Monday, May 14, 2018

Israel and Me

The Jordan River is much smaller than its reputation.
While a gentile, I have always been a Zionist. Always in this case beginning somewhere between the first time I read The Diary of Anne Frank and the 1967 Six Day War. I saw then, and still do, Israel as the rightful homeland of a people who have been tormented throughout the centuries by Christians and Muslims, Babylonian horsemen and Roman legions, Czarist Russians and Nazi Germans, Catholic inquisitionists and KKK bigots.

Israel was never as noble as I had wanted to believe. One of its tactics during the 1948 War of Independence was to force out Muslim civilians from strategic villages and cities like Haifa and Jaffa. On April 9, 1948 the terrorist organization Irgun attacked the peaceful Arab village Deir Yassin and massacred the residents, killing men, women, and children. In 1977, the leader of the Irgun during the massacre, Likud leader Menachem Begin, was elected Prime Minister of Israel.
The "Separation Wall"
Begin began a program of moving Israeli settlers into the Arab lands captured during the Six Day War. Likudnik Ariel Sharon added walling off Arab populations from Israel proper and the Jewish enclaves in the West Bank most reminiscent of the Berlin Wall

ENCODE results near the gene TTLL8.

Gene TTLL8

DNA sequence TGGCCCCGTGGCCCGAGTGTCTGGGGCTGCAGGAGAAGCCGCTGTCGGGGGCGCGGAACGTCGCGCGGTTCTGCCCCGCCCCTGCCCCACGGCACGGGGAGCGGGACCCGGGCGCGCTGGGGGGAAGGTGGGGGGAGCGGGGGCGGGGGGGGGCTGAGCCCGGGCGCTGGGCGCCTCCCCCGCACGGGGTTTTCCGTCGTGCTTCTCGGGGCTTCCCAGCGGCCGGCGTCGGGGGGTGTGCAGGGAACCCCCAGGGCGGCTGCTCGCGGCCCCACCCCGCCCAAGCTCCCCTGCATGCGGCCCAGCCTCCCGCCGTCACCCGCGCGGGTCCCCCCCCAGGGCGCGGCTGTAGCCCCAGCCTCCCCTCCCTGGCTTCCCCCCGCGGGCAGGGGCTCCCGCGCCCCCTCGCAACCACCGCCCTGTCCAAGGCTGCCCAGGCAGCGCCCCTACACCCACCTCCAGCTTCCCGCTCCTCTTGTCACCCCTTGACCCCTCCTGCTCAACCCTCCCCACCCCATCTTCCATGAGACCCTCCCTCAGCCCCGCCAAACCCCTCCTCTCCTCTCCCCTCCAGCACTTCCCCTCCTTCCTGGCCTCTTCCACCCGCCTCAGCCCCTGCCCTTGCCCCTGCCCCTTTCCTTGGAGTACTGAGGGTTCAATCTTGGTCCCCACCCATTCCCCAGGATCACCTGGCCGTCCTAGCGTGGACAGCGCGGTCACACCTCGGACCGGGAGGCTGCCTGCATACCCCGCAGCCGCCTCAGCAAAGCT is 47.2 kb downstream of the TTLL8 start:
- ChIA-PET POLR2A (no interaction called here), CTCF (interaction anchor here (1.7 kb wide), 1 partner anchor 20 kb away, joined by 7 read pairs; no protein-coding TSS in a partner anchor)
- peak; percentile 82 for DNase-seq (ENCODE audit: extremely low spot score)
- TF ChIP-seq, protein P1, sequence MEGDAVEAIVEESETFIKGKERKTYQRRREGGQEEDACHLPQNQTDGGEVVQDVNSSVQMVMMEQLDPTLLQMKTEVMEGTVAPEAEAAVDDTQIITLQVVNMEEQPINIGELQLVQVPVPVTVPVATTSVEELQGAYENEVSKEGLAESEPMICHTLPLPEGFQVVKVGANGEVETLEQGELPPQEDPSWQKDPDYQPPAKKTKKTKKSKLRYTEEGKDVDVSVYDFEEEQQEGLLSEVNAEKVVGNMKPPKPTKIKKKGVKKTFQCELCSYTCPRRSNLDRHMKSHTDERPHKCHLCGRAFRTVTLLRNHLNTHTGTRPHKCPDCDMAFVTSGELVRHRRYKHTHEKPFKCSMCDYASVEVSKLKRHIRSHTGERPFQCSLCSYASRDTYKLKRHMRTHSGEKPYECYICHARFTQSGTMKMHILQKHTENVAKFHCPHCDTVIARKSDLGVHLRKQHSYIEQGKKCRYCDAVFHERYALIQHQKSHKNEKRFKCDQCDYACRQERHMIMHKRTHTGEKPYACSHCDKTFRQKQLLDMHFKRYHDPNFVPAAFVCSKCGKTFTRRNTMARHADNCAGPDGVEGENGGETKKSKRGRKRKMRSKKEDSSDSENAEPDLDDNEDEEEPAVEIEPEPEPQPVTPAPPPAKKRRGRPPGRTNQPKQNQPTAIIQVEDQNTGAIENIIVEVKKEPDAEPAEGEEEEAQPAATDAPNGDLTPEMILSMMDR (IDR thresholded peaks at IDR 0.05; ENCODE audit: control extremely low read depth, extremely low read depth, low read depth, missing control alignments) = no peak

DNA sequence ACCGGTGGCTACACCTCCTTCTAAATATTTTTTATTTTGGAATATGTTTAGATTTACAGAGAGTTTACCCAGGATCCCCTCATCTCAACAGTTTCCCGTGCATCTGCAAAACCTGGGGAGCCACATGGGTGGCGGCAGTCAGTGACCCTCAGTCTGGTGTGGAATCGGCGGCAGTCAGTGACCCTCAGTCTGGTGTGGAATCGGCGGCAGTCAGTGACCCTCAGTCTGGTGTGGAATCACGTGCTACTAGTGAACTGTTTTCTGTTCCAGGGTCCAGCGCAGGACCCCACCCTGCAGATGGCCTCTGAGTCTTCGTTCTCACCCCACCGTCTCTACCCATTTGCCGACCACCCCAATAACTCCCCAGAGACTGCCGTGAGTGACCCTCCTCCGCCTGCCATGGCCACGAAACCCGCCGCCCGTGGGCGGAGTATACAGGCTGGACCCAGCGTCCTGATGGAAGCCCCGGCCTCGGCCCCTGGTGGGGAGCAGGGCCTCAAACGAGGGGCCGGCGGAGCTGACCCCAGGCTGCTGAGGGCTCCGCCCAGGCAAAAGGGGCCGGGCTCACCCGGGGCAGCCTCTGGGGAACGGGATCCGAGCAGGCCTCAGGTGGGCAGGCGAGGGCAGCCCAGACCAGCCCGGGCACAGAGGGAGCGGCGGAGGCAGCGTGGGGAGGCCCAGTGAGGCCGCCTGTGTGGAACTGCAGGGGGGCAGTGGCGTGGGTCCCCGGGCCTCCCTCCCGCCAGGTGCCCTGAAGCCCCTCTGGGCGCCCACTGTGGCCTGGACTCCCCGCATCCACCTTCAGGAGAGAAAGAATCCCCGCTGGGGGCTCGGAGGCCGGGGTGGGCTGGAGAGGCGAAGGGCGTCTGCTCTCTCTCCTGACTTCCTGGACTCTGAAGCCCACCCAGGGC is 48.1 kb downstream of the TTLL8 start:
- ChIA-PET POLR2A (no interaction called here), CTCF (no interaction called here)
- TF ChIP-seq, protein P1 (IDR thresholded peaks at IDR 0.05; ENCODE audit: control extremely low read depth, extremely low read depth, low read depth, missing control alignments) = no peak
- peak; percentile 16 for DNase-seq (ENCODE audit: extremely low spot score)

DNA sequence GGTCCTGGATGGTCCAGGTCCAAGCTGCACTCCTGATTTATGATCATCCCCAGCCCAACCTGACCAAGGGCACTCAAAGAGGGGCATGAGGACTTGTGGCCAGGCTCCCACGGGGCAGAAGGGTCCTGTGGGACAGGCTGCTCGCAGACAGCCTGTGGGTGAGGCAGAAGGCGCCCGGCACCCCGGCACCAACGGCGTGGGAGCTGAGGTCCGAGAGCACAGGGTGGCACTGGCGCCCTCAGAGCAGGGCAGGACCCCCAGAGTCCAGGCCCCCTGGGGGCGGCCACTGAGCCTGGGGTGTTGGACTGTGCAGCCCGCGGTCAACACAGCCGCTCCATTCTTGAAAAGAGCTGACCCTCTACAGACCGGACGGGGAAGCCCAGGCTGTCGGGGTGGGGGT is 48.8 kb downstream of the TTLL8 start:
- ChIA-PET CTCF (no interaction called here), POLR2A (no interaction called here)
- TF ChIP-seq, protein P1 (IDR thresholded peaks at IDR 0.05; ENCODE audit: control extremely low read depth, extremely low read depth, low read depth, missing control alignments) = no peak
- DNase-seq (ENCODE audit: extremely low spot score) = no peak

and the wall built around the Warsaw Ghetto to keep Jews confined following the Nazi occupation of Poland.
While I was in Jerusalem last month the Israeli Defense Force sought to quell riots at the prison-like wall surrounding the Gaza Strip by killing scores of Arabs and wounding hundreds. One Israeli official said they had to kill women and children to get at the terrorists hiding behind them.
Israel is again attacking and killing people in Gaza protesting the new US embassy in Jerusalem.

Yet, through all this I still love Israel and want her to exist and thrive. Not for the reasons of American evangelicals, they believe Israel must exist so that Armageddon can come and kill all the Jews conveniently gathered in one place, but that the Jewish people deserve a place where they can finally live in peace.

I am a Zionist, albeit a frequently sad and disappointed one.